SpaceX and Tesla CEO and Twitter owner Elon Musk attends the Viva Technology conference dedicated to innovation and start-ups at the Porte de Versailles exhibition center in Paris, France, June 16, 2023.
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Tesla must send a raft of new records to the National Highway Traffic and Safety Administration as part of its Autopilot safety investigation or face hefty fines.
if tesla The company faces “civil penalties of up to $26,315 per day per violation” for failing to provide federal agencies with information about its advanced driver assistance systems, which are sold in the U.S. as Autopilot, Full Self-Driving, and FSD Beta options. , according to NHTSA, for a series of related day-to-day violations, with a maximum award of $131,564,183.
The agency launched an investigation into Autopilot safety in 2021 after it uncovered a series of accidents in which Tesla vehicles using Autopilot collided with stationary first responder vehicles and road construction vehicles.
To date, none of Tesla’s driver assistance systems are self-driving, nor can the company’s cars act as robo-taxis like Cruise or Waymo. In contrast, Tesla vehicles require the driver to sit behind the wheel, ready to steer or brake at all times. Autopilot and FSD only control braking, steering and acceleration in limited situations.
Among other details, the federal vehicle safety agency wants information on the versions of Tesla software, hardware and other components installed in every car sold, leased or used in the U.S. between the 2014 and 2023 model years, as well as any Tesla vehicles “Date of admission to the ‘Full Self-Driving Beta’ program”.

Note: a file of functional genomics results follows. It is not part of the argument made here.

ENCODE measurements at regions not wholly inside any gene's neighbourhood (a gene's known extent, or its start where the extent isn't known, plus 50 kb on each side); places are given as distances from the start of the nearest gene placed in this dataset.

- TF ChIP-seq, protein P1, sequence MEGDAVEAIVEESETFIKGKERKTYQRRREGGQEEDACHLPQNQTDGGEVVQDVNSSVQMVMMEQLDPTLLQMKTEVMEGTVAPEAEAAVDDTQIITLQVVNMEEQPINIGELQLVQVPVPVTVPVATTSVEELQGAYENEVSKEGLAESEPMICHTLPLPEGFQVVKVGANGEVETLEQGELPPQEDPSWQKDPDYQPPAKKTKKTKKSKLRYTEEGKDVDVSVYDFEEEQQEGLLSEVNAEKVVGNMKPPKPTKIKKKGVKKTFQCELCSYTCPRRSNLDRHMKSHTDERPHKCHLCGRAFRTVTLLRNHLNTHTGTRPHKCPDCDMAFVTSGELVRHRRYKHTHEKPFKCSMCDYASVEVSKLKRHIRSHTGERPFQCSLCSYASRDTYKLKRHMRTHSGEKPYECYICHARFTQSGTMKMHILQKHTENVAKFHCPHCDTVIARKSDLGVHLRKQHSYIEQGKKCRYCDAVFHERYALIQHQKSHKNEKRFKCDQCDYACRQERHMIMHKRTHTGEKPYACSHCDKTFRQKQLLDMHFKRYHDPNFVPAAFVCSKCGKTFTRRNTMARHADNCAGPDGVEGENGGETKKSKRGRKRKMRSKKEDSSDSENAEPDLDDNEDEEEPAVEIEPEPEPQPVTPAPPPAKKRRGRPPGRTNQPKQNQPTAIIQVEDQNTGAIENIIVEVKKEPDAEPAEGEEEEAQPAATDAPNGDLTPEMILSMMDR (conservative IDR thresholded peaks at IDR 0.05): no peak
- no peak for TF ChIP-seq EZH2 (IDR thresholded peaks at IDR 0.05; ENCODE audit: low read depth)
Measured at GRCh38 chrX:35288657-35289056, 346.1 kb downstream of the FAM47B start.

The company’s FSD Beta includes driver assistance features that have been tested internally but not yet fully tuned. Through the FSD Beta program, Tesla uses its customers as software and vehicle safety testers, rather than relying heavily on professional safety drivers as is the industry standard.
Tesla has previously voluntarily recalled its cars over Autopilot and FSD Beta issues, promising over-the-air software updates to fix them.
A February 2023 notice on the NHTSA website stated that Tesla’s FSD Beta driver assistance system may “allow the vehicle to engage in unsafe behavior near intersections, such as going straight through an intersection on a turn-only coming to a complete stop entering an intersection controlled by a stop sign, or entering an intersection with a steady yellow traffic light on, without appropriate caution.”
According to data tracked by NHTSA, 21 known collisions have occurred Tesla vehicles equipped with the company’s driver-assistance system have had more fatalities than any other automaker offering a similar system.
according to a separate letters On Thursday, NHTSA was also reviewing a petition from a company Automotive Safety ResearcherRonald Belt asked the agency to reopen an earlier investigation to determine the root cause of the “sudden unintended acceleration” incident that had been reported to NHTSA.
During a sudden unintended acceleration event, the driver may accidentally tip the vehicle forward while stopped or traveling at a normal speed, potentially resulting in a collision.
Lars Morawy, Tesla’s vice president of automotive engineering, did not immediately respond to a request for comment.
read more NHTSA turns to Tesla A lot of new records are required.
Correction: According to NHTSA, Tesla faces “civil penalties of up to $26,315 per day per violation,” and up to $131,564,183 for a series of related daily violations. An earlier version misrepresented a number.